Persistence of crack accumulation in rocks under load, and a concentration-based rock-failure criterion

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Current descriptions of the kinetics of crack (joint) accumulation during the failure process are based on Markovian kinetic equations, and the process is thus treated as a random process with independent increments. But until recently there had been no experimental test of the validity of this assumption, which was thus essentially unproven. The fractal approach has been coming into increasing use in the physics of failure. In this paper the authors attempt to construct a simple model of an intermittent random process of damage accumulation, characterized by an arbitrary Hurst index that in the limit H = 1/2 becomes a Poisson event stream with independent increments.

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The authors construct 3D probabilistic cellular automata to model accumulation of elementary damages and evolution of their cluster structure. Kinetic dependences of number of the clusters and evolution of time correlation functions are studied for the number of clusters and number of elementary damages. It is proved that intersection of the time autocorrelation function of a random process “number of impulses of emission” with the local minimum in the field of negative correlation can be interpreted as a sign of transition of a loaded material to a stage immediately preceding irreversible failure.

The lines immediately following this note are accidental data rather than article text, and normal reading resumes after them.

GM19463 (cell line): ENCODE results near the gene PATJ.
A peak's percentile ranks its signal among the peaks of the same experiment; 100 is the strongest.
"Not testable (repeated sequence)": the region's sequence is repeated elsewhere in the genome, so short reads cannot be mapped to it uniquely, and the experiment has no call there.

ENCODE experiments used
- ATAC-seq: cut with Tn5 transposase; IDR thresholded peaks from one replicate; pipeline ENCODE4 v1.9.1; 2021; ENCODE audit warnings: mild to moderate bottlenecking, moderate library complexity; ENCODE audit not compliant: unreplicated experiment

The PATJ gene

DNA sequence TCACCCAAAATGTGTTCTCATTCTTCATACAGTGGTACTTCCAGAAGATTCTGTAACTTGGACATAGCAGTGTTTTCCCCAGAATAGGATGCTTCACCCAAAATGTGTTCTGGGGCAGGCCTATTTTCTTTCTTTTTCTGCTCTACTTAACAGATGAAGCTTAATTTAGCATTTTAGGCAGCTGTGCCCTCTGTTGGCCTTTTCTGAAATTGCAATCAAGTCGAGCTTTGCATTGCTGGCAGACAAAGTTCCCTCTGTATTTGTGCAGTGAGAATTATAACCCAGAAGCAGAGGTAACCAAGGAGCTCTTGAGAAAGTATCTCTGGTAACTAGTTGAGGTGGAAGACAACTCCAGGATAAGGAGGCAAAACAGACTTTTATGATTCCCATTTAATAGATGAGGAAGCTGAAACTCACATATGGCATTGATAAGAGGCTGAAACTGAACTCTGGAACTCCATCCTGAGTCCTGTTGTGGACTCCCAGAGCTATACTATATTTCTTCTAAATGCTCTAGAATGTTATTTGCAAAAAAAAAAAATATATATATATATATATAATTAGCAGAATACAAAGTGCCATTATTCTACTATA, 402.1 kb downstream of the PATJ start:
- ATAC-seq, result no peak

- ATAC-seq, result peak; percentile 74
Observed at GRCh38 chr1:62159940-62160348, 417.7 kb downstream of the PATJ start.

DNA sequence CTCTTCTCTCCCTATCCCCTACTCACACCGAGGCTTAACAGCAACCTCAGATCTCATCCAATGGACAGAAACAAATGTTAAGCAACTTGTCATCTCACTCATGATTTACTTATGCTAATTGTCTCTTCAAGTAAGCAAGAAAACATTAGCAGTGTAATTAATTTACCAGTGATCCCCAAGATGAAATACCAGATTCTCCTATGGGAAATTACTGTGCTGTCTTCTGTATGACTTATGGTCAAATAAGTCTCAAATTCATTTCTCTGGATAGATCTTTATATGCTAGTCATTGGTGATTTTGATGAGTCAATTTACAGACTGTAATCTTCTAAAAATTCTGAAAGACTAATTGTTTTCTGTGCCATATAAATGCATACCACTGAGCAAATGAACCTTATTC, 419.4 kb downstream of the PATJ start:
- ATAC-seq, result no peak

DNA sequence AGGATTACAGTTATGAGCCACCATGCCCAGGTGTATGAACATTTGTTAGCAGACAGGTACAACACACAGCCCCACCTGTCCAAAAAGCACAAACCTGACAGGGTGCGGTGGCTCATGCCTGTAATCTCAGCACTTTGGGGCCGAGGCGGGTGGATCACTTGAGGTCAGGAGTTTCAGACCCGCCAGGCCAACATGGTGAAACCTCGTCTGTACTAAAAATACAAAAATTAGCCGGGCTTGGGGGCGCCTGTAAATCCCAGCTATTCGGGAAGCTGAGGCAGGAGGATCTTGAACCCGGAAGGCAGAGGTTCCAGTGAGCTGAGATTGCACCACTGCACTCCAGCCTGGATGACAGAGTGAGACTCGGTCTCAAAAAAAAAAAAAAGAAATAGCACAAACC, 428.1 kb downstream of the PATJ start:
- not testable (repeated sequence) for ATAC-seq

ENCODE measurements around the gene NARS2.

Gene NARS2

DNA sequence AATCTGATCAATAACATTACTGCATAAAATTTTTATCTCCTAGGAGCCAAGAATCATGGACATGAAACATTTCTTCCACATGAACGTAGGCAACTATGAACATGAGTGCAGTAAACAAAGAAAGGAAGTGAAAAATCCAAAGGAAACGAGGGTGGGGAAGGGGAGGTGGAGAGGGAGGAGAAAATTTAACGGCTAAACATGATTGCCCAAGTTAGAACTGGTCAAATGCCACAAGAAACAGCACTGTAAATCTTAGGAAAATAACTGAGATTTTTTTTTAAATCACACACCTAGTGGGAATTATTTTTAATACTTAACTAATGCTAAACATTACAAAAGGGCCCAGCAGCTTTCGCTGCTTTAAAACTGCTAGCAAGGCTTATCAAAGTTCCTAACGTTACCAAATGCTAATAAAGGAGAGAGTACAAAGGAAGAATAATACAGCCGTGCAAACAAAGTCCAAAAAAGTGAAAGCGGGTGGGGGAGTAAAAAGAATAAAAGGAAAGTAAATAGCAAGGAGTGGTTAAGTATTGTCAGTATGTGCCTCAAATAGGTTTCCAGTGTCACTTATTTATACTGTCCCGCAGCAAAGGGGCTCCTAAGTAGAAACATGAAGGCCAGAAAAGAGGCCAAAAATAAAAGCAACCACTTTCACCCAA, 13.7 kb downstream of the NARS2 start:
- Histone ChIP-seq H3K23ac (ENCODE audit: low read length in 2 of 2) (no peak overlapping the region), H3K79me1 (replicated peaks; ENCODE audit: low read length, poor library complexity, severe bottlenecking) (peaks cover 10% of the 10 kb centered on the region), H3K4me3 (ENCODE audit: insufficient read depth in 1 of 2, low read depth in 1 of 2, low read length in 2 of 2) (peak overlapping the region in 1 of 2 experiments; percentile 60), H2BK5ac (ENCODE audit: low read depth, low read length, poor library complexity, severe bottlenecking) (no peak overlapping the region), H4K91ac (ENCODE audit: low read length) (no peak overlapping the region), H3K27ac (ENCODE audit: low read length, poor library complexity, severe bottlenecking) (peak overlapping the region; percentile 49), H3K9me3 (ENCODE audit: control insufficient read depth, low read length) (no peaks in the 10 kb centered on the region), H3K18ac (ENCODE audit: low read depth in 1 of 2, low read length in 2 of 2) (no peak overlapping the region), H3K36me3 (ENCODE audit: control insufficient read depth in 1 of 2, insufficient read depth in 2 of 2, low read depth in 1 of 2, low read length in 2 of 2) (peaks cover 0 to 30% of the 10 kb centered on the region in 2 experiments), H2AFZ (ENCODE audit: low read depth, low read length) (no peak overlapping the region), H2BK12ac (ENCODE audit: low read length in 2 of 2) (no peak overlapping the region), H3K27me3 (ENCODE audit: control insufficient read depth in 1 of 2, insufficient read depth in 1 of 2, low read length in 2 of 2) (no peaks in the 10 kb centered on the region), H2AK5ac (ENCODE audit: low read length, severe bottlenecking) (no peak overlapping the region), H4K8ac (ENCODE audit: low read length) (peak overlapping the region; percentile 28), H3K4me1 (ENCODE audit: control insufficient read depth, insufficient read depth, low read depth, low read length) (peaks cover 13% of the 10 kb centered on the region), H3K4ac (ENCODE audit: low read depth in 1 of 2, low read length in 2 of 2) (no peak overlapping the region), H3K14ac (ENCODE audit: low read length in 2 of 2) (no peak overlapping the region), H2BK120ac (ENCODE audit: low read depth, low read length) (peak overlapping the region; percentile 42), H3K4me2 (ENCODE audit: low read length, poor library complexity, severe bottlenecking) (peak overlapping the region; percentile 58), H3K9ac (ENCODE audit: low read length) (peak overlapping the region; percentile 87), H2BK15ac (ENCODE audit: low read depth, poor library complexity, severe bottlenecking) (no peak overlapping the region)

The behavior of the Hurst rescaled range during evolution of a system of elementary damages is investigated in simulation by the probabilistic cellular automation. It is established that the processes of the damage accumulation and the damage clustering evolution are the persistent random processes. The curves of the rescaled range statistics of the number of elementary damages have two marked linear segments, the second segment beginning at the times that are larger than 70% of the time of failure. It is possible to interpret this second segment appearance as a sign of the system transiting to the final stage of destruction.
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